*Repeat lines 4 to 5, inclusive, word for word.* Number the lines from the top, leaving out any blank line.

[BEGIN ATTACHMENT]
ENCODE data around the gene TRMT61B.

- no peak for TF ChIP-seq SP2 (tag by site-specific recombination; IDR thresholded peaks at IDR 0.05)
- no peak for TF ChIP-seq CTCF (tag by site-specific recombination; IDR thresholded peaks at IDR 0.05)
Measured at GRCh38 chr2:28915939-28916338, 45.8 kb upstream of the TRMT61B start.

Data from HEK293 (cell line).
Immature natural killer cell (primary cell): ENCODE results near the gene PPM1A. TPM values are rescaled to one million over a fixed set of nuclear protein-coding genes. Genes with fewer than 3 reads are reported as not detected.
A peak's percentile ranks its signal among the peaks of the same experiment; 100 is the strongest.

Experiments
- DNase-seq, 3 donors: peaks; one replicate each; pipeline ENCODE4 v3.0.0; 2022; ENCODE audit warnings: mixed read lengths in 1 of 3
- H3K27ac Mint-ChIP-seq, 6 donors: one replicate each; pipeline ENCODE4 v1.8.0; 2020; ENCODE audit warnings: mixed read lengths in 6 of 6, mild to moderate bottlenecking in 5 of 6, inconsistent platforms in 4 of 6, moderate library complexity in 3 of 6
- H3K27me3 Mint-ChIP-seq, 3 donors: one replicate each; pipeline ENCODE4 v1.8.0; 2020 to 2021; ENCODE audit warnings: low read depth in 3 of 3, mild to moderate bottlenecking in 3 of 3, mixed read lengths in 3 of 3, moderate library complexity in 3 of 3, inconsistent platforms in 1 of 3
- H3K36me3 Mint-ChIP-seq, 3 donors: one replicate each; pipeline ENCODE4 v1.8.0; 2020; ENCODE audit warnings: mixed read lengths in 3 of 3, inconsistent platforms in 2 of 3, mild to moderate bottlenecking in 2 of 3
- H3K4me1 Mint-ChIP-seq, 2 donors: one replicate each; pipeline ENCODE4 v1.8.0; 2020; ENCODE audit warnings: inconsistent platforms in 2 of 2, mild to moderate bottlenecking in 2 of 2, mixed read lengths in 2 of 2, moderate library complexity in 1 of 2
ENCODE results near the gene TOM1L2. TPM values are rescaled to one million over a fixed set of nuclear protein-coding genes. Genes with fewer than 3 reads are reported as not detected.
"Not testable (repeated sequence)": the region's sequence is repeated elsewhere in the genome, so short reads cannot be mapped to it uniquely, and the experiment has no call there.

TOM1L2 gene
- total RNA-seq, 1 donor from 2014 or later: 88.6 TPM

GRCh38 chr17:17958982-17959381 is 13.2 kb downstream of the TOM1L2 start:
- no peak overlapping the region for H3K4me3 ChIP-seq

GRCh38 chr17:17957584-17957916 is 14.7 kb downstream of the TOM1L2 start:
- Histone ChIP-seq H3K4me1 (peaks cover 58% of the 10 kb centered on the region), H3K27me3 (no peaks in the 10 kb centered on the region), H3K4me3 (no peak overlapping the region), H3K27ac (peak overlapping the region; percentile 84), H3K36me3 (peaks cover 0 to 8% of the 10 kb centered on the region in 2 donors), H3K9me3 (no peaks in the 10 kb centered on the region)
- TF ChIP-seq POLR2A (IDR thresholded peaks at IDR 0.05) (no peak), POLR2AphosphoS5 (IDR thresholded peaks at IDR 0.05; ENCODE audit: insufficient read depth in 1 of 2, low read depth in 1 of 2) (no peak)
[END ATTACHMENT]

Measured at GRCh38 chr2:28915939-28916338, 45.8 kb upstream of the TRMT61B start.

Data from HEK293 (cell line).